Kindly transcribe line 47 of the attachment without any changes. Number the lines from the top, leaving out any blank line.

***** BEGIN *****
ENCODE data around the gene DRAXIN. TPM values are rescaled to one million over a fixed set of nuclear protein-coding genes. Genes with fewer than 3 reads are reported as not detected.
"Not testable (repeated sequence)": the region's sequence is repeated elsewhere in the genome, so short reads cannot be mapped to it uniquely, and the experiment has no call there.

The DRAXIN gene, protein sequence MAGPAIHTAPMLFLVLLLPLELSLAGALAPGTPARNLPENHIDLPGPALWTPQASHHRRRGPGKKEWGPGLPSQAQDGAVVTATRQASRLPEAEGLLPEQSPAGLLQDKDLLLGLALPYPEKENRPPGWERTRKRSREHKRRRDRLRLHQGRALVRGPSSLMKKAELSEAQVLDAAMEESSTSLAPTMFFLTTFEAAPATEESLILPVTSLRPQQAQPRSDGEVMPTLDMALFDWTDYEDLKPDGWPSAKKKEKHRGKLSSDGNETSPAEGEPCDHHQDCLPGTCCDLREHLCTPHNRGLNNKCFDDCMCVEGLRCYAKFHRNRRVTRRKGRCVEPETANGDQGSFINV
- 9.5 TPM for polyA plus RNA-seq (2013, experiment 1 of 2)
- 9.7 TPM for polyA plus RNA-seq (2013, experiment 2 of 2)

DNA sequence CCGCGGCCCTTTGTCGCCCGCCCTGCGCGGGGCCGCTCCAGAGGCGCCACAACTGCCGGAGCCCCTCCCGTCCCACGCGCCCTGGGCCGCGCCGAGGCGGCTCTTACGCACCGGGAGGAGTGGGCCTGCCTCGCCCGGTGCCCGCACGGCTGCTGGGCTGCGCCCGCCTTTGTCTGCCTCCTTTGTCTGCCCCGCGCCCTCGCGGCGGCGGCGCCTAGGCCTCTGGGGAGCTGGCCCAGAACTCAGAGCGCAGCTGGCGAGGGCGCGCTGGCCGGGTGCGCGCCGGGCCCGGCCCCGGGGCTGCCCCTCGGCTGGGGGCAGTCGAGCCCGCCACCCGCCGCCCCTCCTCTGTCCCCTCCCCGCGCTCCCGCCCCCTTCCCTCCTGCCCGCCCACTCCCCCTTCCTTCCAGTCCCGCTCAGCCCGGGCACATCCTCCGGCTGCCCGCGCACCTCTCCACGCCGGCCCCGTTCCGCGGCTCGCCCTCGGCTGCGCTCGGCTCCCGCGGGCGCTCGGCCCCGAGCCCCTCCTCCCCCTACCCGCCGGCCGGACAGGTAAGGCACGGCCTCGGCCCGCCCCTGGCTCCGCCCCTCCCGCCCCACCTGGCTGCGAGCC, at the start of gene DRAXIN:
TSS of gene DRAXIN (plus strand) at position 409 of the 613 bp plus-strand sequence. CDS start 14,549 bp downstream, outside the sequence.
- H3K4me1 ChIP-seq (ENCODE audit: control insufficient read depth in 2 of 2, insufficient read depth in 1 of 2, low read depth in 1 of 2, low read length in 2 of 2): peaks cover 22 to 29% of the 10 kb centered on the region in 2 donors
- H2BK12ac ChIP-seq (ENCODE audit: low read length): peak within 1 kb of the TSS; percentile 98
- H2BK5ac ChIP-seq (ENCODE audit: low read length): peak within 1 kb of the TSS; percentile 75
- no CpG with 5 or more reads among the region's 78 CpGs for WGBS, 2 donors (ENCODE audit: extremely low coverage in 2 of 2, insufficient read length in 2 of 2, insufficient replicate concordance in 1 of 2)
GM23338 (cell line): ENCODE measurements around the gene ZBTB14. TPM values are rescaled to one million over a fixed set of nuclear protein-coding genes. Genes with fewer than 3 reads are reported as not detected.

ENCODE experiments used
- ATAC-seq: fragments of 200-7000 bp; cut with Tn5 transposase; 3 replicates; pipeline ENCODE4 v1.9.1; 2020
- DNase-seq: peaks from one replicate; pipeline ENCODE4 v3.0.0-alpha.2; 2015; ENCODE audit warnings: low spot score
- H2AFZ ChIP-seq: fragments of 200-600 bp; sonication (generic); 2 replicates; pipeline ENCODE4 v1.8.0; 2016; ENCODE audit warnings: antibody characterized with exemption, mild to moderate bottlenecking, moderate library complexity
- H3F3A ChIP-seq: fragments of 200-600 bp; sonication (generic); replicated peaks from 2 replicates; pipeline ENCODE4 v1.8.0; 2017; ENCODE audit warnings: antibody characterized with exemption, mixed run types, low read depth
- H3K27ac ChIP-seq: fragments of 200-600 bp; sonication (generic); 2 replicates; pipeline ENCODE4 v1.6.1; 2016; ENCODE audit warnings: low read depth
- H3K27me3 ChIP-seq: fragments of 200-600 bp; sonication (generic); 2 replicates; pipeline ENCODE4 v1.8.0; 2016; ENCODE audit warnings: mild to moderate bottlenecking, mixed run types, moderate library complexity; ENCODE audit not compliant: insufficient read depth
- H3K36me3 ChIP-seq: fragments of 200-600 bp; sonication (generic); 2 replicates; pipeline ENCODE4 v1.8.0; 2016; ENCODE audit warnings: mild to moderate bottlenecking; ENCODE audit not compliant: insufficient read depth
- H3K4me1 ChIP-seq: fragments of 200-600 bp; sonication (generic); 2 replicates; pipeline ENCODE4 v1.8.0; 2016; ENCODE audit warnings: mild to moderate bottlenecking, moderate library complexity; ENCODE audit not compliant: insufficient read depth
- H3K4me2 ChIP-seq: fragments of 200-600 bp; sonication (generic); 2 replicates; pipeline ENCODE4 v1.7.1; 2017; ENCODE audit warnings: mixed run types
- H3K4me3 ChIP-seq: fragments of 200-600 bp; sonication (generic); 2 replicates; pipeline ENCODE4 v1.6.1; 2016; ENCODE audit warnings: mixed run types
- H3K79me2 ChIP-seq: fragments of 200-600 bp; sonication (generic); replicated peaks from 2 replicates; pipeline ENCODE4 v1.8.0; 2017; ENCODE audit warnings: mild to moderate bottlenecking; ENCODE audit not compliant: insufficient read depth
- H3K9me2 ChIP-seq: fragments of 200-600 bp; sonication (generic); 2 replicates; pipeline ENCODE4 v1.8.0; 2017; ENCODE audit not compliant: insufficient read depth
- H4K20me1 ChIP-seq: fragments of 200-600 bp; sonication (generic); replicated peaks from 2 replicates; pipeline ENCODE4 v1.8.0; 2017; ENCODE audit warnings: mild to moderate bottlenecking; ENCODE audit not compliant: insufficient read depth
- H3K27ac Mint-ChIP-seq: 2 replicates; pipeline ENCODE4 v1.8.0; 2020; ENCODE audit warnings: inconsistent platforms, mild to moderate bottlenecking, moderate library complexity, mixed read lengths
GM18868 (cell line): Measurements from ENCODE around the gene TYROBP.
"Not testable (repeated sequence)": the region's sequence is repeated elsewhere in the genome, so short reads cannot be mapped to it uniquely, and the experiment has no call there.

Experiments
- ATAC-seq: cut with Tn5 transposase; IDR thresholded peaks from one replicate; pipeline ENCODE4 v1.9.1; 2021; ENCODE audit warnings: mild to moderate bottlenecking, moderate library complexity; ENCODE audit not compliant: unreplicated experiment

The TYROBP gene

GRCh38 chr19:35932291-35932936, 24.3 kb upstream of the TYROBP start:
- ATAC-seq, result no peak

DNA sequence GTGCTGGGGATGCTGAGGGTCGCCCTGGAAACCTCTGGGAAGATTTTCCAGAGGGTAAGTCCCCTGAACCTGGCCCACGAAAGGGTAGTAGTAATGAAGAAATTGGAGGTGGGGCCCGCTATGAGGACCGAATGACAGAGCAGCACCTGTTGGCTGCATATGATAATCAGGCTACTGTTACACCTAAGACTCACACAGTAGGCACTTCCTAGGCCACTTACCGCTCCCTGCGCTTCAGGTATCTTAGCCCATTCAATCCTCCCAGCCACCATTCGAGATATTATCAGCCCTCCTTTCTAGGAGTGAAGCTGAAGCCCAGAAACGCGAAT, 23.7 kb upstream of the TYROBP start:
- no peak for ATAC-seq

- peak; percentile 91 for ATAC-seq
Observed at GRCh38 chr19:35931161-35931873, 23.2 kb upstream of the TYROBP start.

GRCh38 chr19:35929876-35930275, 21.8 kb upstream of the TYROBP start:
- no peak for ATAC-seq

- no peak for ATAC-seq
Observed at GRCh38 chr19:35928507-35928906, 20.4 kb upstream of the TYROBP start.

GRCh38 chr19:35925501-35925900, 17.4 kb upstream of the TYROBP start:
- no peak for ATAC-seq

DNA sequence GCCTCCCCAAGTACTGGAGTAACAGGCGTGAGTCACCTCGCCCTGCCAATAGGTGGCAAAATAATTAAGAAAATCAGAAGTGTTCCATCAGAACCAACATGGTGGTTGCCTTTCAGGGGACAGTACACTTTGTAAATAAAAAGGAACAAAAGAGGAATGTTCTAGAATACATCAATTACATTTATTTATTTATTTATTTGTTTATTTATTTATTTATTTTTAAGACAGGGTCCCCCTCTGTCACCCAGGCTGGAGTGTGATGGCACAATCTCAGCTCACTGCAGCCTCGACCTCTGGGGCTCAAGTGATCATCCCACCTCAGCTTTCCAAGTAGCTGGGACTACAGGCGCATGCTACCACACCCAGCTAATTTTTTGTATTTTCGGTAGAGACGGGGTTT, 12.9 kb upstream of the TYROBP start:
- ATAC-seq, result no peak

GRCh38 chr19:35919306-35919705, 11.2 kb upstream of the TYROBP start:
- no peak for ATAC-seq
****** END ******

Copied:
GRCh38 chr19:35919306-35919705, 11.2 kb upstream of the TYROBP start: